Aging

Sixty percent of all adults over the age of 40 have some degree of neurotransmitter deficiencies. Aging brain cells make smaller amounts of neurotransmitters. Also, as we get older, the body does not respond as well to them.

 Abnormal Sleep

Stressors of all sorts can become chronic and cause adrenal fatigue. Many neurotransmitters are responsible for proper sleep (especially serotonin) and are product during REM sleep around 2 to 3 am when serotonin converts to melatonin, the sleep hormone. When serotonin levels are low, melatonin level will also be low. Disrupted sleep occurs and fewer neurotransmitters are produced causing a sleepless night.

Heavy Metal Toxicity

Mercury, lead, aluminum, cadmium and arsenic are major neurotoxins. Chemical pesticides, fertilizers, certain cleaning agents, industrial solvents and recreational drugs cause damage to the brain cells and decrease neurotransmitter production.

Inflammation

Any condition ending in “itis’ such as sinusitis, gastritis or arthritis is an inflammatory condition. Inflammation interferes with the conversion of tryptophan to 5-HTP which is used in the body’s production of serotonin.

Hormonal Imbalance

If hormones are deficient or are off balance, neurotransmitters do not function well. Premenstrual Syndrome (PMS) is a classic example of how low serotonin levels can shift each month. Mood, appetite and sleep can be severely disrupted one or two weeks before the menstrual cycle. Another neurotransmitter imbalance occurs during menopause when dramatic changes in mood, energy, sleep, weight and sexual desire occur.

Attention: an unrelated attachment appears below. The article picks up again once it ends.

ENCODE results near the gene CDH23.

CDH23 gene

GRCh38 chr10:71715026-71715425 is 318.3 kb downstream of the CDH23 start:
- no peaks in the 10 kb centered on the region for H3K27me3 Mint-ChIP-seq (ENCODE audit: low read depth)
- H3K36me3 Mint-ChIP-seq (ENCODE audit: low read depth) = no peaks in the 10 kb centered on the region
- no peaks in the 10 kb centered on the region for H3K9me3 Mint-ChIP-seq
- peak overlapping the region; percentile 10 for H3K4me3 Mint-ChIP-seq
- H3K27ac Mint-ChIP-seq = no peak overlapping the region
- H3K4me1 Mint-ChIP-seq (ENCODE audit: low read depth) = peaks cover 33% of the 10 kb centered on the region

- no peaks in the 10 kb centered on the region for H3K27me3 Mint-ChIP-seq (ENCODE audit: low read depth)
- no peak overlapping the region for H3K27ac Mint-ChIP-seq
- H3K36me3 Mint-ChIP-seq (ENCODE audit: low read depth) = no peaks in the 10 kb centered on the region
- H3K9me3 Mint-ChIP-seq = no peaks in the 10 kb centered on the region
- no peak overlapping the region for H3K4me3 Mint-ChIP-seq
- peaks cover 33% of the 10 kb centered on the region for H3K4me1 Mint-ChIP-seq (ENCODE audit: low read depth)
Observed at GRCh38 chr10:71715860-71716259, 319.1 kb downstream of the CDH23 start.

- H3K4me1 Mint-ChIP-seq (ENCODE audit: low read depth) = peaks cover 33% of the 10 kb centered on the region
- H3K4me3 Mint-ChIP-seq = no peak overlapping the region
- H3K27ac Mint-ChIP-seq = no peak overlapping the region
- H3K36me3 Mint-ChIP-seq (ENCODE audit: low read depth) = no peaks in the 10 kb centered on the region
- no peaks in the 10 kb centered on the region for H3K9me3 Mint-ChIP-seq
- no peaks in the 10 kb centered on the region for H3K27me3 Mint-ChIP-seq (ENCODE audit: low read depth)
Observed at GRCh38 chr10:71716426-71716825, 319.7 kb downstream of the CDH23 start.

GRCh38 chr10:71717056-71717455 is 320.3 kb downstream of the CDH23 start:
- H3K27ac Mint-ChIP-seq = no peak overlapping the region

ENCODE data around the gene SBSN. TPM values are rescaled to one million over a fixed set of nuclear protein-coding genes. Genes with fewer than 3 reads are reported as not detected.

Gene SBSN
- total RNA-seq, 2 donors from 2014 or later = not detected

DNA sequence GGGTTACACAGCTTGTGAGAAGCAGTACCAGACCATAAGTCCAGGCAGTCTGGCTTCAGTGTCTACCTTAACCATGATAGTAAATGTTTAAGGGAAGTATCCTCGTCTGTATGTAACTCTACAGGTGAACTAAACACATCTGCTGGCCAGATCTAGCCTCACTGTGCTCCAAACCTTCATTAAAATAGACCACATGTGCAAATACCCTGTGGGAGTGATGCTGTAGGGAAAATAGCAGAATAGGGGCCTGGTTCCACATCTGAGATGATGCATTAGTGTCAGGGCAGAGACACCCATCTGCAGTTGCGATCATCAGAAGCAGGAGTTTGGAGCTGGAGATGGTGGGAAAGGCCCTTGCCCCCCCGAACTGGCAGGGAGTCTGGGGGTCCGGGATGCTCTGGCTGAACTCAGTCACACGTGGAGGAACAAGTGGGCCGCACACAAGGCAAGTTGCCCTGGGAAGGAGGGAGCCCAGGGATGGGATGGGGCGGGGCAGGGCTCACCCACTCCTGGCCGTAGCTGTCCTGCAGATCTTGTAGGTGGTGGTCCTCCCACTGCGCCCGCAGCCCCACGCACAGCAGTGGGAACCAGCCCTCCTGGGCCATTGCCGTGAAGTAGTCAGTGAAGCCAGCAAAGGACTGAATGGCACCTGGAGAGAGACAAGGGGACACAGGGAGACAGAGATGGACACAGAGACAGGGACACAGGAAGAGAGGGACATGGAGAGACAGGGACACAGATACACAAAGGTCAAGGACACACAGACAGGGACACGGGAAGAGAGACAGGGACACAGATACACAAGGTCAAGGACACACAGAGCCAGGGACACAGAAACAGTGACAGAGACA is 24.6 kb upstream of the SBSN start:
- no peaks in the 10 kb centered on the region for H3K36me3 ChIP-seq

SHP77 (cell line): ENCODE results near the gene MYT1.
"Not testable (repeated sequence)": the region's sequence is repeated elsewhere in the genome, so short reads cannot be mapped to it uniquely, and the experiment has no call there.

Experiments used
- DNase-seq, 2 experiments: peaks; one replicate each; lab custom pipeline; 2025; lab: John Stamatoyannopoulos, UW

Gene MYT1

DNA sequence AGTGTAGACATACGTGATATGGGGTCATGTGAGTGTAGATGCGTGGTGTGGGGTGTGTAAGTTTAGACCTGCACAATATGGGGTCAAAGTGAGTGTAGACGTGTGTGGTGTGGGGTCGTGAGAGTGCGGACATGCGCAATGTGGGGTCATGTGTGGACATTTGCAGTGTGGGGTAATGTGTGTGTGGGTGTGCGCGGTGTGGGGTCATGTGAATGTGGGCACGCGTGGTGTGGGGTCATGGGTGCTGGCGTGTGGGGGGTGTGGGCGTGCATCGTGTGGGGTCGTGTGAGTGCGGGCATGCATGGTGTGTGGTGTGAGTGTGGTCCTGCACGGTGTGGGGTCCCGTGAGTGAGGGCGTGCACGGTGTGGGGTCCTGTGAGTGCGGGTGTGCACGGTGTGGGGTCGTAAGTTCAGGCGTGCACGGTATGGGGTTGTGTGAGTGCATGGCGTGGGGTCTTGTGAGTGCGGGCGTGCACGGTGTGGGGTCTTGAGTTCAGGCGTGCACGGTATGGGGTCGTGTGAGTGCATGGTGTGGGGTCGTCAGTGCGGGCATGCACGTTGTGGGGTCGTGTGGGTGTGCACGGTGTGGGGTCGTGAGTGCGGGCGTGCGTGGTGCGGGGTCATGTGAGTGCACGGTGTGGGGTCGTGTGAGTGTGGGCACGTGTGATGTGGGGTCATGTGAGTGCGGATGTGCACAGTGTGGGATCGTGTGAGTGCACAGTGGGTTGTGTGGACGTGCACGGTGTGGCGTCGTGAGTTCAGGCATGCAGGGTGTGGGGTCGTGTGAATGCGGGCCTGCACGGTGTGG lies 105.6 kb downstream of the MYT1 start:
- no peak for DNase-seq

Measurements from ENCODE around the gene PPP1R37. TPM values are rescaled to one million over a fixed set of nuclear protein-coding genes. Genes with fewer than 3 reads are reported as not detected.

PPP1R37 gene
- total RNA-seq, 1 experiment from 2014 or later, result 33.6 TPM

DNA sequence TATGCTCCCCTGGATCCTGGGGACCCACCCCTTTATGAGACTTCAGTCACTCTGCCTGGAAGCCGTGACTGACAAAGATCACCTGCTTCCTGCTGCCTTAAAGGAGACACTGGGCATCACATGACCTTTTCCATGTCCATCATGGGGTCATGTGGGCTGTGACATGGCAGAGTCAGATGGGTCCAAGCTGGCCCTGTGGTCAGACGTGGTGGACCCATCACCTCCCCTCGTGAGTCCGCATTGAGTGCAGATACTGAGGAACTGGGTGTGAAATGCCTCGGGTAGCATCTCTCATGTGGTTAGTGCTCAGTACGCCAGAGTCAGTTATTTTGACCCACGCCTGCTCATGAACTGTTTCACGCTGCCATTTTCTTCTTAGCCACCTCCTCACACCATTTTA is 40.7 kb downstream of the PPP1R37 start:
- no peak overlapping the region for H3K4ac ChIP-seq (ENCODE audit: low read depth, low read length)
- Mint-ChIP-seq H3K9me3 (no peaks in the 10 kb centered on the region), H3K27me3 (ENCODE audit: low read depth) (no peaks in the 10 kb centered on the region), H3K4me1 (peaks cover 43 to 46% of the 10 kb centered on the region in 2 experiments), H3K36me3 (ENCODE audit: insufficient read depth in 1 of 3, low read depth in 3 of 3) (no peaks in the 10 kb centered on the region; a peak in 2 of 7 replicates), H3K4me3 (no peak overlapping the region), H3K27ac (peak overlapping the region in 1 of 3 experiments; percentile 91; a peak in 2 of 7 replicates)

Genetic Predisposition

Some people are born with a limited ability to make adequate amounts of neurotransmitters. They exhibit deficiency symptoms as children or young adults and often have relatives who suffer from significant mental illnesses. As they age, affected individuals experience even more profound symptoms and debilitation.

What is the ‘Food-Mood’ or ‘Gut-Brain’ Relationship?

We tend to think that the brain has ultimate jurisdiction over everything that goes on in our bodies. Wrong! We all have an enteric nervous system, dubbed our second brain. The Enteric Nervous System (ENS) is made up of neurons and nerve cells that line the gut; it contains the same amount of nerve cells as the spinal cord and produces/uses 90% of the serotonin and 50% of the dopamine in the body. The ENS governs functions in the gut such as the absorption, digestion, and movement of consumed material from one end of the gut to the other.

The gut and ENS communicate with the brain through the vagus nerve. Almost counter intuitively, 90% of the signals sent via the vagus nerve are sent to the brain from the ENS. (That’s a lot of information that our gut is giving our brains!) Even in cases where the vagus nerve is severed (thus causing communication between the brain and the gut/enteric system to be dissolved), the gut is still able to perform all of its operations.

All of this information is really cool, but why is our gut considered our ‘second brain’? The gut (and ENS) is responsible for one of the most important functions our body does, turning the environment around us into usable energy-without this operation we would simply cease to exist. It’s the guts ability to function independently from our brain that ensures the continuation of the operation most essential to our survival. The nature of the relationship between the brain and the gut is in constant revelation; here are some things you may want to know about this relationship: